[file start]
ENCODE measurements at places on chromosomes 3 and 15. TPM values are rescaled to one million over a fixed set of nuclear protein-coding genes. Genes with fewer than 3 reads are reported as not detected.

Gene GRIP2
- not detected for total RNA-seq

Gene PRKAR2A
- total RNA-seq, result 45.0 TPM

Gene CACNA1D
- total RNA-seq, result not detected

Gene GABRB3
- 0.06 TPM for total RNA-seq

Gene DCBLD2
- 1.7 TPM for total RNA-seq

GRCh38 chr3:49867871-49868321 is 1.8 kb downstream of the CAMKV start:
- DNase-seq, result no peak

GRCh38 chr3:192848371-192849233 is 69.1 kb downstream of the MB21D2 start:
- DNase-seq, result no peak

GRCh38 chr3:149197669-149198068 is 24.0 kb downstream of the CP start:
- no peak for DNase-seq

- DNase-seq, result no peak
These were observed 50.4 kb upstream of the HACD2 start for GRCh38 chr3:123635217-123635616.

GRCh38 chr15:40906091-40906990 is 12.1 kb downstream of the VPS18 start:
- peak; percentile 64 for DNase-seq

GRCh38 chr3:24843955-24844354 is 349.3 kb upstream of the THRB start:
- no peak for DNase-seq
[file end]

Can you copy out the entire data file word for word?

ENCODE measurements at places on chromosomes 3 and 15. TPM values are rescaled to one million over a fixed set of nuclear protein-coding genes. Genes with fewer than 3 reads are reported as not detected.

Gene GRIP2
- not detected for total RNA-seq

Gene PRKAR2A
- total RNA-seq, result 45.0 TPM

Gene CACNA1D
- total RNA-seq, result not detected

Gene GABRB3
- 0.06 TPM for total RNA-seq

Gene DCBLD2
- 1.7 TPM for total RNA-seq

GRCh38 chr3:49867871-49868321 is 1.8 kb downstream of the CAMKV start:
- DNase-seq, result no peak

GRCh38 chr3:192848371-192849233 is 69.1 kb downstream of the MB21D2 start:
- DNase-seq, result no peak

GRCh38 chr3:149197669-149198068 is 24.0 kb downstream of the CP start:
- no peak for DNase-seq

- DNase-seq, result no peak
These were observed 50.4 kb upstream of the HACD2 start for GRCh38 chr3:123635217-123635616.

GRCh38 chr15:40906091-40906990 is 12.1 kb downstream of the VPS18 start:
- peak; percentile 64 for DNase-seq

GRCh38 chr3:24843955-24844354 is 349.3 kb upstream of the THRB start:
- no peak for DNase-seq